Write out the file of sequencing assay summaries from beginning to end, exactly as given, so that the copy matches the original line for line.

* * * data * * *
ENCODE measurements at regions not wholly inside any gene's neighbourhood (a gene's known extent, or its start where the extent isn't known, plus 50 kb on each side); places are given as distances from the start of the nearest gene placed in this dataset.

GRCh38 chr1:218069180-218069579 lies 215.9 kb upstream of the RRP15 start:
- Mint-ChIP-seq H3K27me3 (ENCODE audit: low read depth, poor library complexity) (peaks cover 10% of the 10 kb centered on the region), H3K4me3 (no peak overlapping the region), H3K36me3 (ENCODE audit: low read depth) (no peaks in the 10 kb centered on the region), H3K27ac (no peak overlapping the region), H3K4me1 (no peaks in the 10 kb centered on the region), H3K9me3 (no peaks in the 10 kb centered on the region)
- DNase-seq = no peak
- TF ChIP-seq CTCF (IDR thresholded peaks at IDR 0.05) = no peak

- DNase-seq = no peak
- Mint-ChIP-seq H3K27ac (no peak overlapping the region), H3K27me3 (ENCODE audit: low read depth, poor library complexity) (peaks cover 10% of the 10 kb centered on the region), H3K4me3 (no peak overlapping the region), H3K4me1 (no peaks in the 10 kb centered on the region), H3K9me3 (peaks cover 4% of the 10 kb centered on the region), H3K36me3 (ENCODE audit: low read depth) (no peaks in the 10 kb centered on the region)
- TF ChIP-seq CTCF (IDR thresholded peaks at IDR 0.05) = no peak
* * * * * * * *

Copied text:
ENCODE measurements at regions not wholly inside any gene's neighbourhood (a gene's known extent, or its start where the extent isn't known, plus 50 kb on each side); places are given as distances from the start of the nearest gene placed in this dataset.

GRCh38 chr1:218069180-218069579 lies 215.9 kb upstream of the RRP15 start:
- Mint-ChIP-seq H3K27me3 (ENCODE audit: low read depth, poor library complexity) (peaks cover 10% of the 10 kb centered on the region), H3K4me3 (no peak overlapping the region), H3K36me3 (ENCODE audit: low read depth) (no peaks in the 10 kb centered on the region), H3K27ac (no peak overlapping the region), H3K4me1 (no peaks in the 10 kb centered on the region), H3K9me3 (no peaks in the 10 kb centered on the region)
- DNase-seq = no peak
- TF ChIP-seq CTCF (IDR thresholded peaks at IDR 0.05) = no peak

- DNase-seq = no peak
- Mint-ChIP-seq H3K27ac (no peak overlapping the region), H3K27me3 (ENCODE audit: low read depth, poor library complexity) (peaks cover 10% of the 10 kb centered on the region), H3K4me3 (no peak overlapping the region), H3K4me1 (no peaks in the 10 kb centered on the region), H3K9me3 (peaks cover 4% of the 10 kb centered on the region), H3K36me3 (ENCODE audit: low read depth) (no peaks in the 10 kb centered on the region)
- TF ChIP-seq CTCF (IDR thresholded peaks at IDR 0.05) = no peak